Why You Shouldn’t Send Clothes

Many people don’t remember the flood Nashville, TN experienced in May 2010.  For me, it triggered horrific flashbacks to my work in New Orleans with YOAM.  My beloved city was literally underwater.

Nashville banded together and recovered fairly quickly, though the storm did more than $2 billion in damage, according to some reports.  But to this day, the city still bears the scars of this flood in watermarks and businesses that never returned.

Having experience in relief efforts in the past, I immediately jumped into action, organizing a donation center, and going on the radio every night to broadcast where needs were and supplies could be found.  In running the donation center, what I found most overwhelming was the amount of JUNK (I said it and I won’t apologize for it) we had donated.  Let me give you a bullet-point list of some things that stood out to me:

  • Size 30 pants with one leg removed
  • Stained underwear
  • Sequined evening dress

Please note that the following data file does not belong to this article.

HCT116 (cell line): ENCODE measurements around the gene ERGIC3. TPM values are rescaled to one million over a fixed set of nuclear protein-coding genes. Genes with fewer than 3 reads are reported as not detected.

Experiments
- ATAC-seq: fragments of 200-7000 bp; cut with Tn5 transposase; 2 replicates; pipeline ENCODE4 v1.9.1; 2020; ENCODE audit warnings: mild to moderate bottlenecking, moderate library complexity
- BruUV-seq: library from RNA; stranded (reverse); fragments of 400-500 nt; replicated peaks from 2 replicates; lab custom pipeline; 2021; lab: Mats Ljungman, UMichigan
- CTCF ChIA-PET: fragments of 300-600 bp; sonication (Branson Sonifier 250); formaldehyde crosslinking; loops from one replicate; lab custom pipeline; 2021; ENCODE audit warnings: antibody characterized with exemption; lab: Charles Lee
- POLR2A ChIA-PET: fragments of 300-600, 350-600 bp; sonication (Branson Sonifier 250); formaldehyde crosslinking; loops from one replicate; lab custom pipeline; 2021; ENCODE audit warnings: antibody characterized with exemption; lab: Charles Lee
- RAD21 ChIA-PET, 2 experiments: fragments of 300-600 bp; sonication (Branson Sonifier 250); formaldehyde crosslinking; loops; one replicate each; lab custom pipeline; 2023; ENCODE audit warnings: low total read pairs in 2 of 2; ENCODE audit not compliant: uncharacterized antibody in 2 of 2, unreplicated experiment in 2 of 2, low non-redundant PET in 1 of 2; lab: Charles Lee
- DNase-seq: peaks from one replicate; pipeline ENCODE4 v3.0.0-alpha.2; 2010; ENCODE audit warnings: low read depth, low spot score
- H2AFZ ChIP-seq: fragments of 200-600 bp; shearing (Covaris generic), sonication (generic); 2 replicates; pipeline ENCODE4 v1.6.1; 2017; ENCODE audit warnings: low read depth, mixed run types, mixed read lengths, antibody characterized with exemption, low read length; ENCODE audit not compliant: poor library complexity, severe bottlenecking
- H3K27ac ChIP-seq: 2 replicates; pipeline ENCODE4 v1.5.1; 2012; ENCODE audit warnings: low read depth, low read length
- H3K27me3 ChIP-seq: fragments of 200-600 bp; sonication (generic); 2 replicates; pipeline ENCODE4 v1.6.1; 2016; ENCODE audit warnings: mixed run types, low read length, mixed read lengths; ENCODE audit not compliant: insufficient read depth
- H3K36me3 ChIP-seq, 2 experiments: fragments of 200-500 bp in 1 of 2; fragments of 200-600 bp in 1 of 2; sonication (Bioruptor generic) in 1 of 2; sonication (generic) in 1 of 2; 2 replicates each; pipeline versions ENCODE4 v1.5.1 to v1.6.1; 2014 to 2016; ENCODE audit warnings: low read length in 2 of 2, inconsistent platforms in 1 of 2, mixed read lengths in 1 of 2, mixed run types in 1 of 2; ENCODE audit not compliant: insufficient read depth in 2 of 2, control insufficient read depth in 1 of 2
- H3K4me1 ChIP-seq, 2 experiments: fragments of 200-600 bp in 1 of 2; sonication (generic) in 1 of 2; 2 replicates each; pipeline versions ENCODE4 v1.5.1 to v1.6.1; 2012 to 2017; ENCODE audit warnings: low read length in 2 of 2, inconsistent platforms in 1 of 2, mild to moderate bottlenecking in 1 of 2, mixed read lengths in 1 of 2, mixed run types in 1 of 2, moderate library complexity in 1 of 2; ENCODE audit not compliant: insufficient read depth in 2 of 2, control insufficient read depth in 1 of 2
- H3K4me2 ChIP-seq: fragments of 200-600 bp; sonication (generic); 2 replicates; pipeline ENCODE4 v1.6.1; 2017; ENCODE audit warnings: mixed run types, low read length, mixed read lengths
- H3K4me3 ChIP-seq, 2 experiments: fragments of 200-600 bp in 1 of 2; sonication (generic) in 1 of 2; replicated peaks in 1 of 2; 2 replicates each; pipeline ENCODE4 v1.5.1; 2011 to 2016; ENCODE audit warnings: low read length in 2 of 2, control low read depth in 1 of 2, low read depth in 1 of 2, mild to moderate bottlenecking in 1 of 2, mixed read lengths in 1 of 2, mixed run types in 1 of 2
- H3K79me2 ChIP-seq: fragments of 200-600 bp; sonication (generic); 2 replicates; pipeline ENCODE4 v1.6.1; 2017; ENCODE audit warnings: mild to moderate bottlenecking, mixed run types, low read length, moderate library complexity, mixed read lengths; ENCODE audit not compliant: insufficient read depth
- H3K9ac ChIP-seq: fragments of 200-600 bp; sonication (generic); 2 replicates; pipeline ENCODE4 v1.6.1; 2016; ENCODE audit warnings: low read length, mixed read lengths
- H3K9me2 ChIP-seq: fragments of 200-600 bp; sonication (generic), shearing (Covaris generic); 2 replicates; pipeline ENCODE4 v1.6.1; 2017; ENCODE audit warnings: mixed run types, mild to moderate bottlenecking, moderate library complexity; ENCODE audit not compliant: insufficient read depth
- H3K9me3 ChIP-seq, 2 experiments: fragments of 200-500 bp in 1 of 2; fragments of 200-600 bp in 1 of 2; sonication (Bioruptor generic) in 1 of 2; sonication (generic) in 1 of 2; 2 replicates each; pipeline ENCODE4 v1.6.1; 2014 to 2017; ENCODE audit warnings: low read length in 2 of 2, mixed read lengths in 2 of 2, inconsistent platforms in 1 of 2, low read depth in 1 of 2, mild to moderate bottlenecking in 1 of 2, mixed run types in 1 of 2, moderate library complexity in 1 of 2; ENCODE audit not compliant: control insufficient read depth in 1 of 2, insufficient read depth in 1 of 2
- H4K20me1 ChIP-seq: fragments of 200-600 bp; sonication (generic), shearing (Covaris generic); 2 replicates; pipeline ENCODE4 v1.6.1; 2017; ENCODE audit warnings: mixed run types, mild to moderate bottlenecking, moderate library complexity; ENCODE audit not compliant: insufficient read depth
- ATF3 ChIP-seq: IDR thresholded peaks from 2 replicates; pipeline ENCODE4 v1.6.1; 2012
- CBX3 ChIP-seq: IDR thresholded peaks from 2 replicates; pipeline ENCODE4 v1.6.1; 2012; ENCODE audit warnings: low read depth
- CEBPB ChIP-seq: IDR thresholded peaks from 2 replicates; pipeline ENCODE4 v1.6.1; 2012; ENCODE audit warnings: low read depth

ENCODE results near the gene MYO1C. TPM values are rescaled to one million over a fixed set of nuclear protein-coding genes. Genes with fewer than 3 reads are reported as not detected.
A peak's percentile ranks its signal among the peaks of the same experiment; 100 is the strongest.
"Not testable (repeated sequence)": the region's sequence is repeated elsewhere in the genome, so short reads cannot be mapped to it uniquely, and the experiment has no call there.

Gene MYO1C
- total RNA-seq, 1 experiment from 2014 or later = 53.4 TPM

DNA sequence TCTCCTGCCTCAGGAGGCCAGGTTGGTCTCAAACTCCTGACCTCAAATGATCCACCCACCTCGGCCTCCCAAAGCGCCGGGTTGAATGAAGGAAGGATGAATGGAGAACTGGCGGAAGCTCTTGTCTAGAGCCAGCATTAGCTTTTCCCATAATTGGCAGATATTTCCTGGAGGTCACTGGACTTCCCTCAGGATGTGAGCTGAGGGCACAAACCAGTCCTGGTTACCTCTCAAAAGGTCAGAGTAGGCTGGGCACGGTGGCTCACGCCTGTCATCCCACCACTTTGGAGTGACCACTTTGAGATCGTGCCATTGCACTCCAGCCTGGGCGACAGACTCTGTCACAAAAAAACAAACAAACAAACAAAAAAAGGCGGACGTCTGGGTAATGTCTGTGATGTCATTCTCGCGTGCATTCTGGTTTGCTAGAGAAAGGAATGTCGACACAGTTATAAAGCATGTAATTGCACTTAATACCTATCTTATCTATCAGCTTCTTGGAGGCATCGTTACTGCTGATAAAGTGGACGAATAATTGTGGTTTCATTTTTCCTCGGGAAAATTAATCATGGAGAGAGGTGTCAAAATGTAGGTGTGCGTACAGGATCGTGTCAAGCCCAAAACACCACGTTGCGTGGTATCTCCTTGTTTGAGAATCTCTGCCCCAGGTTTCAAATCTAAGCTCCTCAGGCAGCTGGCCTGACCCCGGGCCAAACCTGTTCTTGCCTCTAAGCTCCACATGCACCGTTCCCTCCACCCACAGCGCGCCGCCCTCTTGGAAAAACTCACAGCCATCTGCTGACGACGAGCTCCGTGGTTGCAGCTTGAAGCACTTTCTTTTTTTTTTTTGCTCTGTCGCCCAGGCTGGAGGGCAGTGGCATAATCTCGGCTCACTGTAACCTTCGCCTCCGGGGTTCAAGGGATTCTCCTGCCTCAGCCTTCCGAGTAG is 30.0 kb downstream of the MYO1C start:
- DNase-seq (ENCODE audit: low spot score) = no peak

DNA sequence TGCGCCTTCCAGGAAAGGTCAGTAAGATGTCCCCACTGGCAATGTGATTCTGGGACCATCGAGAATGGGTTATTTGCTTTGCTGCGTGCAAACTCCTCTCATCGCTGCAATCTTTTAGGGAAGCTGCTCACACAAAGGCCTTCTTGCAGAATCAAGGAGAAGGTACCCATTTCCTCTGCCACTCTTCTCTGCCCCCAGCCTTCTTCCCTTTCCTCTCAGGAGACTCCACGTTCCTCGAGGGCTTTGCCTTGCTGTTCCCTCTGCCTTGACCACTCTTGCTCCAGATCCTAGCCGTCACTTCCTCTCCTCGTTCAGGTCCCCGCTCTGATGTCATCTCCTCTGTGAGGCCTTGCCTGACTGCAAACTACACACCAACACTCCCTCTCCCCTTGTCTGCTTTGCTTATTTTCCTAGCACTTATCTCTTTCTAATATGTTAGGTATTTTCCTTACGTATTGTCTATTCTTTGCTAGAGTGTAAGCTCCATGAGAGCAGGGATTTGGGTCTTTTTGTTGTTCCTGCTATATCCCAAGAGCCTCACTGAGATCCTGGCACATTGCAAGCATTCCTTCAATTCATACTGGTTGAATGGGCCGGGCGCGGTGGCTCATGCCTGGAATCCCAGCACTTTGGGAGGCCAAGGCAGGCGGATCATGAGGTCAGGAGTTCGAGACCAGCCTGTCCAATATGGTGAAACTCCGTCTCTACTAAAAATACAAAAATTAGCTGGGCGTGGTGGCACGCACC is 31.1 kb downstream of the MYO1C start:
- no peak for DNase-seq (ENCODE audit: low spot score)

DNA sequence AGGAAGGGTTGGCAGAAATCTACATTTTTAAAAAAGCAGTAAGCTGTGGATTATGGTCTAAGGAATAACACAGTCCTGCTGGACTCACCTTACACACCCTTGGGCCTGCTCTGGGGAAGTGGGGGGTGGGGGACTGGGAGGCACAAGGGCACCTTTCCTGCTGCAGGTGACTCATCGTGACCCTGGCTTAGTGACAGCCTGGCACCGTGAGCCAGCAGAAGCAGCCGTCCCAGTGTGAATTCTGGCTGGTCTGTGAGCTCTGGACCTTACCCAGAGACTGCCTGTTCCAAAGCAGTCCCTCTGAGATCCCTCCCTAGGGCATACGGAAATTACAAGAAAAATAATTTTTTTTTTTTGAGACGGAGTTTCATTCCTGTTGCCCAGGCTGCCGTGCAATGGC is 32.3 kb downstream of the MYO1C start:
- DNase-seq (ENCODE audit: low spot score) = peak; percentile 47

• Parkas
  • Half-used peanut butter
  • Butterfly costume

In comparison, here is what we’d asked for:

  • Water
  • Jeans
  • Clean T-shirts
  • New socks and underwear
  • Money to buy new furniture for flooded homes

A quick Google search will confirm for you what I’m about to say:  After a disaster, PLEASE DON’T SEND CLOTHES.  Most of them are not helpful and end up creating a second disaster as stricken areas try to figure out what to do with the influx of clothes, which become trash.  In some cases, it can even block actual support from getting to the places most in need.

So what can you do instead?  Send funds.  Let me repeat: SEND FUNDS.  If you’re skilled in relief efforts, hand deliver the funds (once you’ve been invited) and get to work while you’re there.

The Florida Keys will be open to repairs starting in 2018.  I’m finding many people didn’t know that.  YOAM will be there.  On the front line, delivering the funds and starting ohusing repair.  We need your help to do it.  Donate financially here.  Drop us a line to donate your time.

Love and Peace,


*The featured image is of clothing donated after the 2004 Indian Ocean Tsunami at Banda Aceh, Indonesia.

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